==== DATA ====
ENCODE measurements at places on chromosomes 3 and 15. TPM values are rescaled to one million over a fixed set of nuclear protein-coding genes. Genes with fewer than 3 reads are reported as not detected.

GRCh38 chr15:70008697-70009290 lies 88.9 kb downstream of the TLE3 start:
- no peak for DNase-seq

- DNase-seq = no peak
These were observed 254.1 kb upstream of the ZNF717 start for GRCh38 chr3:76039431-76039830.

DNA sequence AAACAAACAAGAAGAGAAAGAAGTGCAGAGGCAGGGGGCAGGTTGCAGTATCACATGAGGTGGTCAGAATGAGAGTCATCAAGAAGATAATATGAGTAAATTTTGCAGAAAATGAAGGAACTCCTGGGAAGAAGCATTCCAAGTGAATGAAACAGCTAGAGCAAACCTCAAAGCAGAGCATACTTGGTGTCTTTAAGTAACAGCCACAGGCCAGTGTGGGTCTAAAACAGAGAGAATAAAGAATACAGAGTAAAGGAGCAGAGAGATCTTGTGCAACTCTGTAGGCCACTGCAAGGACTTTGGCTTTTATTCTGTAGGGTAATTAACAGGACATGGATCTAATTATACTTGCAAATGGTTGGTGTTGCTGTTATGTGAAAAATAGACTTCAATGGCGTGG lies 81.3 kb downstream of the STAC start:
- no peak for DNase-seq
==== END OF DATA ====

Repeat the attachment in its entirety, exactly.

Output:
ENCODE measurements at places on chromosomes 3 and 15. TPM values are rescaled to one million over a fixed set of nuclear protein-coding genes. Genes with fewer than 3 reads are reported as not detected.

GRCh38 chr15:70008697-70009290 lies 88.9 kb downstream of the TLE3 start:
- no peak for DNase-seq

- DNase-seq = no peak
These were observed 254.1 kb upstream of the ZNF717 start for GRCh38 chr3:76039431-76039830.

DNA sequence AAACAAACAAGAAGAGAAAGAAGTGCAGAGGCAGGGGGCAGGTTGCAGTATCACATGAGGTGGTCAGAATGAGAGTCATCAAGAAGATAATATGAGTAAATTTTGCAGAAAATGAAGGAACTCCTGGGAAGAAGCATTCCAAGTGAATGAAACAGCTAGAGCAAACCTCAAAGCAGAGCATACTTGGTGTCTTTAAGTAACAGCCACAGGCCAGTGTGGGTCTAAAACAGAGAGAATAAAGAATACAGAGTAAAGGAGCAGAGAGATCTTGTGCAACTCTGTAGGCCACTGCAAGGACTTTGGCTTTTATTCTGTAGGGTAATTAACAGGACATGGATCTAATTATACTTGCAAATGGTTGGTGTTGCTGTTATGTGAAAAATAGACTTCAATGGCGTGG lies 81.3 kb downstream of the STAC start:
- no peak for DNase-seq